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Chikungunya poised to invade the Americas

Date:
April 7, 2014
Source:
American Society for Microbiology
Summary:
Chikungunya virus is poised to invade and become an epidemic in the Americas, according to a team of researchers. The risk of a "catastrophic" epidemic in the Americas is boosted by the FIFA World Cup, to be held in Brazil next month, what with people coming in from near and from far, says a corresponding author.

This is Aedes albopictus during a blood-meal.
Credit: Institut Pasteur

A team of French and Brazilian researchers warn that chikungunya virus is poised to invade, and become epidemic in the Americas according to research published ahead of print in the Journal of Virology.

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The risk of a "catastrophic" epidemic in the Americas is boosted by the FIFA World Cup, to be held in Brazil next month, what with people coming in from near and from far, says corresponding author Ricardo Lourenco-de-Oliveira of the Instituto Oswaldo Cruz in Rio de Janeiro, Brazil. Brazil annually reports the highest incidence of dengue, a virus that is transmitted by Aedes aegypti and Aedes albopictus, the same mosquitoes that transmit chikungunya, he says.

The basis of his worries is the study, in which he and his collaborators compared the ability of 35 populations of the two Aedes species to transmit three different genotypes of chikungunya. These populations ranged all over the Americas from Buenos Aires to Tyson, Missouri (near St. Louis.) Even in temperate Missouri, A. albopictus was found to have a high dissemination and transmission ability for two of the three chikungunya genotypes.

Chikungunya can cause severe joint pain, which can sometimes lead to permanent disability, according to the US Centers for Disease Control and Prevention. Mortality has been known to reach 1/1000. The virus' name reflects the condition of many of the stricken, "bent down or become contorted," in the Tanzanian Makonda language.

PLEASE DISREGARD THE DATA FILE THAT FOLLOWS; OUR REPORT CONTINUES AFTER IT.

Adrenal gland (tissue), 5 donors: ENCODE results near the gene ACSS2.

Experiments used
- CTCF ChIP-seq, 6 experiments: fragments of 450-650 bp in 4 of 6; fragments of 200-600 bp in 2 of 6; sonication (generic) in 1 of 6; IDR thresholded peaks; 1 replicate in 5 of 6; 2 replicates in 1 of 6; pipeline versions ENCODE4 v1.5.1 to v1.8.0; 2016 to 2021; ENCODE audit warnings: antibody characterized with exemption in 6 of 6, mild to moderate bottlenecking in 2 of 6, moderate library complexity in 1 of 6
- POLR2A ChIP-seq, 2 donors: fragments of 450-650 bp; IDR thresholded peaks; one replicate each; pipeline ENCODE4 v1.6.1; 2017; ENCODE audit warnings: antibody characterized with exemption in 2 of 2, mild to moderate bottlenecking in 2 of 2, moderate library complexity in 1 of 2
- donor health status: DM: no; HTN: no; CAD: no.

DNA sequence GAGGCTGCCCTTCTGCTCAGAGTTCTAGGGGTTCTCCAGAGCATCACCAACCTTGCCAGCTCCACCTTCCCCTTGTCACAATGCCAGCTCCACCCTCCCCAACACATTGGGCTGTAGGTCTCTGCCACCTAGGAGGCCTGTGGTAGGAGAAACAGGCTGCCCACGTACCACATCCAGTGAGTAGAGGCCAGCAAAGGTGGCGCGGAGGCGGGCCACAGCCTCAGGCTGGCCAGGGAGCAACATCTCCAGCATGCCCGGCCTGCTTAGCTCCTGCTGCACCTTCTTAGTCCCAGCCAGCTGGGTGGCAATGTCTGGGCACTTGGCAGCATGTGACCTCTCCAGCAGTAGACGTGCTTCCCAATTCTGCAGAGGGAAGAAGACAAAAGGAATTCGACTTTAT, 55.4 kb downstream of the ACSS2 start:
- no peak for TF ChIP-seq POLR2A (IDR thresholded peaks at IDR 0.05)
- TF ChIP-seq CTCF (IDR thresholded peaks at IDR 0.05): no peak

Transmission of chikungunya was first reported in the Americas in December of last year, on the Caribbean island of St. Martin. By February 5th, the disease had spread to nine additional Caribbean countries. "The danger of chikungunya virus spreading all over the tropical, subtropical, and even temperate regions of the Americas is a risk greater than ever," says Lourenco-de-Oliveira. "Our results showed that the [Americas are] very receptive and vulnerable to CHIKV [chikungunya virus] transmission, and extremely exposed to the occurrence of an immediate chikungunya epidemic, since most regions are highly infested with both vectors."


Story Source:

The above story is based on materials provided by American Society for Microbiology. Note: Materials may be edited for content and length.


Journal Reference:

  1. A. Vega-Rua, K. Zouache, R. Girod, A.-B. Failloux, R. Lourenco-de-Oliveira. High vector competence of Aedes aegypti and Aedes albopictus from ten American countries as a crucial factor of the spread of Chikungunya. Journal of Virology, 2014; DOI: 10.1128/JVI.00370-14

Cite This Page:

American Society for Microbiology. "Chikungunya poised to invade the Americas." ScienceDaily. ScienceDaily, 7 April 2014. <www.sciencedaily.com/releases/2014/04/140407122751.htm>.
American Society for Microbiology. (2014, April 7). Chikungunya poised to invade the Americas. ScienceDaily. Retrieved January 26, 2015 from www.sciencedaily.com/releases/2014/04/140407122751.htm
American Society for Microbiology. "Chikungunya poised to invade the Americas." ScienceDaily. www.sciencedaily.com/releases/2014/04/140407122751.htm (accessed January 26, 2015).

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